He conducted the attack by embedding a buffer-overrun exploit inside the JPEG2000 file on the cloned chip that contains the passport photo. Grunwald says he tested his exploit on two passport readers that were on display at a security conference he attended. Buffer-overrun vulnerabilities occur when coding errors in software allow an attacker to overflow a section of memory dedicated to storing a fixed amount of data. Carefully exploited, they often permit the hacker to execute his own instructions on the vulnerable computer, essentially taking over the device – although Grunwald has not attempted that level of compromise on e-passport readers.

Grunwald will not name the vendors that make the readers he crashed, but says the readers are currently in use at some airport entry points. He says there is no reason to believe that readers made by other vendors would be any more secure. “I predict that most of the vendors are using off-the-shelf (software) libraries for decoding the JPEG2000 images (on passports),” which means they would all be vulnerable to exploit in a similar manner. A second vulnerability in the design of the passport chip would allow someone to access and clone a passport holder’s fingerprint.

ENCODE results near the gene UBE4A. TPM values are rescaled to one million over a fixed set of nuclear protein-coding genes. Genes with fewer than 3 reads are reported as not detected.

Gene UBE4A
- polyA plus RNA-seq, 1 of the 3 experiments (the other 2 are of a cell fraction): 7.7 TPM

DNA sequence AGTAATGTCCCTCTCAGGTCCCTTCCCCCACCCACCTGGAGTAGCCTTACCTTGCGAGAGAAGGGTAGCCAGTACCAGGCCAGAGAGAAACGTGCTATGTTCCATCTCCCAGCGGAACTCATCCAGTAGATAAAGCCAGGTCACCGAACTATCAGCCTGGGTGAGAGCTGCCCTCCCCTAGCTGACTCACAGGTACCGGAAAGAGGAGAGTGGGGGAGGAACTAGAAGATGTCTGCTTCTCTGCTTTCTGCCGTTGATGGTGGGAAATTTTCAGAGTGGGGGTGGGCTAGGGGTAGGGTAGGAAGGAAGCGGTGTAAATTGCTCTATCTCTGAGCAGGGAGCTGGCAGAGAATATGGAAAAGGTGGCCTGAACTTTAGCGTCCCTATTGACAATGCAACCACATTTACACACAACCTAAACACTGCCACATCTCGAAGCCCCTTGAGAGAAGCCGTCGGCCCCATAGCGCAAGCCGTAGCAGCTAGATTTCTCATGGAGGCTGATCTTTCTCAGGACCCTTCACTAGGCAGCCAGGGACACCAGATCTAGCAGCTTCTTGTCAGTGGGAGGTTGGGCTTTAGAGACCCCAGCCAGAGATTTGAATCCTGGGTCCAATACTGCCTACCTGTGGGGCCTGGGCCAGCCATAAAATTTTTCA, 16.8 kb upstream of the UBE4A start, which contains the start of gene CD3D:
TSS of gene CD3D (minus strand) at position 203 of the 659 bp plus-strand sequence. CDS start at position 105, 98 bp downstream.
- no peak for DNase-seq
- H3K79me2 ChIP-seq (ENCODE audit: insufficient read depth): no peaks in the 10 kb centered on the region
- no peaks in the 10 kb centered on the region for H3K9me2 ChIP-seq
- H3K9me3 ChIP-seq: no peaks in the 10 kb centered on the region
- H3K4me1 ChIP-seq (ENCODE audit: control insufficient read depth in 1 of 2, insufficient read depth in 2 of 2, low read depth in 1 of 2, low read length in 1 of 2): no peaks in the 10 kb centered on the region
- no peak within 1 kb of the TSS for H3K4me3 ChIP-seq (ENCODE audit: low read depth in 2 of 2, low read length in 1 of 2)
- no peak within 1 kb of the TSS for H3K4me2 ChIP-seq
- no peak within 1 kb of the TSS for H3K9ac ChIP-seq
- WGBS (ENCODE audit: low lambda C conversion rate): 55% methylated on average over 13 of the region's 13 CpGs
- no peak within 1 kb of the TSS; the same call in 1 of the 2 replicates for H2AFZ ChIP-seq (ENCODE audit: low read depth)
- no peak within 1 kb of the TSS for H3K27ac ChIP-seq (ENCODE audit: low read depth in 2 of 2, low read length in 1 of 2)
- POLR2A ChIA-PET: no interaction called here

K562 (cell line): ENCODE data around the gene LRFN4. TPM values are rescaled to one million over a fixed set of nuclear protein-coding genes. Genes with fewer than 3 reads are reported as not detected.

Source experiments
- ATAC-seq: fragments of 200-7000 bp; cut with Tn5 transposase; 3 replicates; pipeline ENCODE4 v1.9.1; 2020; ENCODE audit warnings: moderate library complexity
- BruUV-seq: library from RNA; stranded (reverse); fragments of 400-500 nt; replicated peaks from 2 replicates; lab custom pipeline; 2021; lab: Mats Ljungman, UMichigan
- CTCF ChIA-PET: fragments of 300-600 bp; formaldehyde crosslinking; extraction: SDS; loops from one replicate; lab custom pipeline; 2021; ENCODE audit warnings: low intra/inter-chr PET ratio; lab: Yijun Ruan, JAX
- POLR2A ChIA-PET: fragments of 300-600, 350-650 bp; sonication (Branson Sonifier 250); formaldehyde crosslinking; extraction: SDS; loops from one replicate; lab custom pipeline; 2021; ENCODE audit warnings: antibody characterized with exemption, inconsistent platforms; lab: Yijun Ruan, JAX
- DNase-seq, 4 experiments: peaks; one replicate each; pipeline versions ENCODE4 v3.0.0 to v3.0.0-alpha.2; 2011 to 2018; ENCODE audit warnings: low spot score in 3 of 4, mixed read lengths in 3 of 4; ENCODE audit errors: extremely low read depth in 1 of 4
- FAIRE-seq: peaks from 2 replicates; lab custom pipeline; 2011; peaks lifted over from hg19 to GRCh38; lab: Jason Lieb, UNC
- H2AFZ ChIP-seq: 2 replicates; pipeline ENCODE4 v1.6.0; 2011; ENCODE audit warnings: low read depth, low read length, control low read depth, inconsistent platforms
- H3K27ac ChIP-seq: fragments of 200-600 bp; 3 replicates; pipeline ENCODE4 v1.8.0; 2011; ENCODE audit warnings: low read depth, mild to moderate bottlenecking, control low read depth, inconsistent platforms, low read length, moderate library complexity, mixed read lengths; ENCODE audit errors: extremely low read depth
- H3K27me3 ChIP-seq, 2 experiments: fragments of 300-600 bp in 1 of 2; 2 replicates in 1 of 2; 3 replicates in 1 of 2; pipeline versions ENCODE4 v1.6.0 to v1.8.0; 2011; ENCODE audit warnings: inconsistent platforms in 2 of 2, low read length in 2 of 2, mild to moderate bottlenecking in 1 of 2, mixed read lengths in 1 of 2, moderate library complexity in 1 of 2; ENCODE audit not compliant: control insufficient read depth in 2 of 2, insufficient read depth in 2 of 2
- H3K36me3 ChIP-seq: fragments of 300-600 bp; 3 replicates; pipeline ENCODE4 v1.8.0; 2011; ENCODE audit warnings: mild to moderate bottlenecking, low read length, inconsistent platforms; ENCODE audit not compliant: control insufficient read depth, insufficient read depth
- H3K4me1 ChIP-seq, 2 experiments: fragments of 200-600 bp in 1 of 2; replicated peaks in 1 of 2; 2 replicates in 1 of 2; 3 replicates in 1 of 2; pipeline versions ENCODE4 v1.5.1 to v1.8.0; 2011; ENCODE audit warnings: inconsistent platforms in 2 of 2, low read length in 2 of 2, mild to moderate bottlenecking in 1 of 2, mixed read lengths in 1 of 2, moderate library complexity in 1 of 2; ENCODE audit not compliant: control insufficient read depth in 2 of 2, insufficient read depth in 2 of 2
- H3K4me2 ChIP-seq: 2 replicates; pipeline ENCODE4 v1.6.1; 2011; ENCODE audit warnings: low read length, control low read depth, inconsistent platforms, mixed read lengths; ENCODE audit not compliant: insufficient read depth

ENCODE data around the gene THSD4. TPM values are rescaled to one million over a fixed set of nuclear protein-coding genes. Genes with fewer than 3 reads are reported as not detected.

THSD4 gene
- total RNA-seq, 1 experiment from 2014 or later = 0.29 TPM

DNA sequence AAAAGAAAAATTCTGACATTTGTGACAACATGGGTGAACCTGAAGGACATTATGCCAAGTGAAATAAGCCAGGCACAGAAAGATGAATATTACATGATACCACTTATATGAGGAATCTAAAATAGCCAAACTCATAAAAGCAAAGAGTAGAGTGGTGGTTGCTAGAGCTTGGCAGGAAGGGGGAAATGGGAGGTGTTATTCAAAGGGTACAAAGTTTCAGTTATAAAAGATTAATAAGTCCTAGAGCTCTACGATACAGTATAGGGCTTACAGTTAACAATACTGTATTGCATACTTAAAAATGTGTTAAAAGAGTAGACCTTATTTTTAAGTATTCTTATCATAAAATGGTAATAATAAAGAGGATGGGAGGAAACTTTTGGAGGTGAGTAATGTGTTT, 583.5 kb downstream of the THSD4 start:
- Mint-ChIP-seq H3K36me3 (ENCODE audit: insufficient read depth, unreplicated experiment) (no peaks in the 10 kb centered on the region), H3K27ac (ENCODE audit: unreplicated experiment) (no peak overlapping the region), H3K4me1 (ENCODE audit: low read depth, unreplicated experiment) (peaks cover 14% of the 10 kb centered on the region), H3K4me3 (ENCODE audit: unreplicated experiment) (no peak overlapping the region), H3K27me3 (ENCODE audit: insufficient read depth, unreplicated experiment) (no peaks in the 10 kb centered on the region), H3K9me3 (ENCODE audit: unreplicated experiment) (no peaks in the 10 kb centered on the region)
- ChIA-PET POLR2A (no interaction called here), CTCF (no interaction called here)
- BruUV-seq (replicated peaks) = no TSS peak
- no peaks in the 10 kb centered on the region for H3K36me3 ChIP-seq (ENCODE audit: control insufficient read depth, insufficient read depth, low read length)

The International Civil Aviation Organization, the U.N. body that developed the standards for e-passports, opted to store travelers’ fingerprints as a digital photo, no different than if you were to press the tabs of your fingers against a flatbed scanner. As a result, it is possible to seize the image and use it to impersonate a passport holder by essentially hijacking their fingerprints. Japanese researchers several years ago demonstrated the ability to make false fingerprints using gelatin material that could be placed over a finger.